Ecological niche models

Bioclimatic (BIOCLIM) variables were extracted from CHELSA v.1.2 (refs. 93,94). Projections for 2070 under intermediate (RCP4.5) and high (RCP8.5) emissions scenarios were also obtained from CHELSA based on the Australian Community Climate and Earth System Simulator (ACCESS1.0) global circulation model95. Historic climate models (also derived from CHELSA) were downloaded from PaleoClim96 for the early Holocene (11.7–8.326 ka), mid Holocene (8.326–4.2 ka) and late Holocene (4.2–0.3 ka)97. These data were resampled from 2.5 arc-minutes to match the current and future datasets’ 30 arc-second resolution. All rasters were cropped to an area encompassing the catchments from which samples were obtained. Coastlines for all time periods were also cropped to the current coastline to control for the effect of sea level changes throughout the Holocene. This was to enable direct comparison of habitat suitability across time periods for the specific extent of potential habitat available now and in the future (2070).

To predict species vulnerability to climate change, ecological niche models were generated for each species and each time period using biomod2 v.3.4.6 (ref. 98). In addition to locations for the genomic samples, occurrence data for a further 420 locations within the study extent were obtained from the Atlas of Living Australia (ALA; These data were filtered for duplicate entries, geographic accuracy and to remove outliers based on known distributional limits. To avoid collinearity among variables, and to reduce the likelihood of overfitting the RDA and environmental niche models, we initially conducted a PCA on raster data from all 19 BIOCLIM variables across the study area using the raster_pca function from the synoptReg R package99. We then selected one temperature and one precipitation variable that most highly correlated with the first two axes of the initial climate PCA to ensure that spatial variation in climate was well captured. The ecological importance of the retained variables, maximum temperature of the warmest month (Bio05) and precipitation of the coldest quarter (Bio19), has also previously been demonstrated in studies of rainbowfish adaptation26,27,28. Ensemble models were built using four commonly used algorithms: maximum entropy (Maxent), generalized linear model (GLM), generalized boosting model (GBM) and random forest (RF)100. Five hundred pseudo-absences were randomly selected from the model extent. Each model was replicated three times and those with a relative operating characteristic curve statistic of >0.8 were retained. The weighted mean of probabilities ensemble models for each species were converted to binary representation using a probability threshold of 70% and used to estimate relative range sizes at each time period. A more sophisticated method of determining the binary threshold (minimum suitability of the top 90% of training sites) was trialled initially, which was found to bias the narrow endemic species range estimates downwards due to limited occurrence records. After exploring a range of parameters, we found that using the 70% suitability threshold provided a good balance between model accuracy and precision across all species.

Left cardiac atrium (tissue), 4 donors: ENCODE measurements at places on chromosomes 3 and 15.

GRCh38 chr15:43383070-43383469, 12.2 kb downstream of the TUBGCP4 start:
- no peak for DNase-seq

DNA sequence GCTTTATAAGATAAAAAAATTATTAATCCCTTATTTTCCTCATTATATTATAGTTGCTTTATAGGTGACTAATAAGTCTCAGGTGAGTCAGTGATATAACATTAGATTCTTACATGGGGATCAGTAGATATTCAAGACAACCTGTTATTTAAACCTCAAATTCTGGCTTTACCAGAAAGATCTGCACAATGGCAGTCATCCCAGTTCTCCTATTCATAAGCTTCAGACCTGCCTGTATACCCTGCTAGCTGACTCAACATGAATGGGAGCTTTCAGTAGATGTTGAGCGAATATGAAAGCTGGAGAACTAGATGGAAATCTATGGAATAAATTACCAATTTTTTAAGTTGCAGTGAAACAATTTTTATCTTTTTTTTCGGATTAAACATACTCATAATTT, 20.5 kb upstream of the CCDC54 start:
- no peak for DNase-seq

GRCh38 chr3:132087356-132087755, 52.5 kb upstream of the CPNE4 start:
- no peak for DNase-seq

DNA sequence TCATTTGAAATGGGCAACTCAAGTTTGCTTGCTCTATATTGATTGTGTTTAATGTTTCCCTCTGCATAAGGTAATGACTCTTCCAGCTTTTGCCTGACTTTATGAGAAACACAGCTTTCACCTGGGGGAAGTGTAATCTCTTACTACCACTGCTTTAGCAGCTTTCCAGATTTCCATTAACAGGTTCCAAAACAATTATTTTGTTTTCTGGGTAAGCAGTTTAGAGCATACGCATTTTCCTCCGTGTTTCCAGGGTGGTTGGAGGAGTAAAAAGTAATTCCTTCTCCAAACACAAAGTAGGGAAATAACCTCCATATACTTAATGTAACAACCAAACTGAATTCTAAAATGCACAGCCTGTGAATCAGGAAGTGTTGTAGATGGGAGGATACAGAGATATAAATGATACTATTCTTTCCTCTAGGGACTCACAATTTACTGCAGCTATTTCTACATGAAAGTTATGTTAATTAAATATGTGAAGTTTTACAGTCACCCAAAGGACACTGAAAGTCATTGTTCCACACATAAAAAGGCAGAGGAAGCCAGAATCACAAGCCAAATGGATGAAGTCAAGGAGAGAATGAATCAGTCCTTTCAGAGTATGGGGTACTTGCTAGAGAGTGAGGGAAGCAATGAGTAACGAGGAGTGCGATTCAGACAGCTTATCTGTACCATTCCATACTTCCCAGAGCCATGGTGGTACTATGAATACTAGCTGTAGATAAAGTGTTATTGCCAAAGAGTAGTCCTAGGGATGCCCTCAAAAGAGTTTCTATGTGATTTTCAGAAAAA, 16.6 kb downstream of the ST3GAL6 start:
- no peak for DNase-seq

Climate adaptation and genomic vulnerability

To identify a candidate set of climate-adapted loci for tropical Australian rainbowfish we used a GEA analysis using RDA to detect associations between population allele frequencies and the same two climatic variables used for the ENMs (Bio05 and Bio19). To control for the nonlinear spatial phylogenetic structure in the RDA, we estimated Moran’s eigenvector maps (MEM)101 using the mgQuick function from the MEMGENE R package102, before using a forward selection procedure to identify significant MEM eigenvectors to use as conditioning variables. We used the rda function in the vegan R package103 and tested significance of the final model using the anova.cca function and 1,000 permutations. The mean locus score across all SNPs was calculated for each of the first two RDA axes, and those scoring greater than three standard deviations from the mean were considered candidates for hydroclimatic selection104. Overlap between the GEA and introgressed candidate loci identified were considered as potential signals of adaptive introgression. We used SnpEff105 to perform gene, genomic position and functional effect annotations for the candidate loci based on the M. duboulayi genome. Gene ontology terms and Kyoto Encyclopedia of Genes and Genomes pathway enrichment analyses were explored using the STRING web server106.

To assess changes in the environment since the early Holocene, and how climate is predicted to change over the next 50 years, principal components analyses (PCA) were performed on climate data for each time period based on the retained bioclim variables from the RDA. The population.shift function from the AlleleShift R package19 was then used to visualize and compare the magnitude and direction of environmental changes between periods. An additional PCA was also performed using the retained current environmental data and plotting convex hulls surrounding the sampling sites for each species to highlight the relative size and any overlap of the environmental niche space occupied by each species.

AlleleShift was also used to model the rate of past evolutionary change and to predict future genomic vulnerability based on the candidate adapted loci. An initial two-step calibration first used RDA to build a model (AlleleShift::count.model) and predict the relationship between allele counts and the environmental data (AlleleShift::pred.model). Secondly, the predicted allele counts were used as independent variables in a generalized additive model with observed allele frequencies as the response (AlleleShift::freq.model). This step constrains the final allele frequency predictions to fall between 0 and 1. Model fit was then evaluated for each population and those for which the model performed poorly (R2 < 0.5) were omitted from the final analyses as suggested by Blumstein et al.47. Based on the calibrated allele frequency–environment model, allele counts were predicted for the 2070 projected environmental data and then converted to allele frequencies to enable direct comparison. Genomic vulnerability was then expressed simply as the difference between median values of the observed and predicted allele frequencies among the current and projected environmental models (referred to as delta allele frequency). Allele frequency shifts were also estimated using the historic environmental models to help interpret the genomic vulnerability assessments in the context of inferred rates of evolutionary responses to climate change throughout the Holocene. To test the hypothesis that hybrid populations show reduced genomic vulnerability to climate change, we constructed a linear model examining the relationship between genomic vulnerability and the proportion of M. splendida ancestry for each population. Finally, to assess the capacity for the pure NER populations to adapt in situ assuming no gene flow from M. splendida or the hybrid populations, we identified how many loci were missing the adaptive allele (as predicted by the AlleleShift model).

Reporting summary

Further information on research design is available in the Nature Portfolio Reporting Summary linked to this article.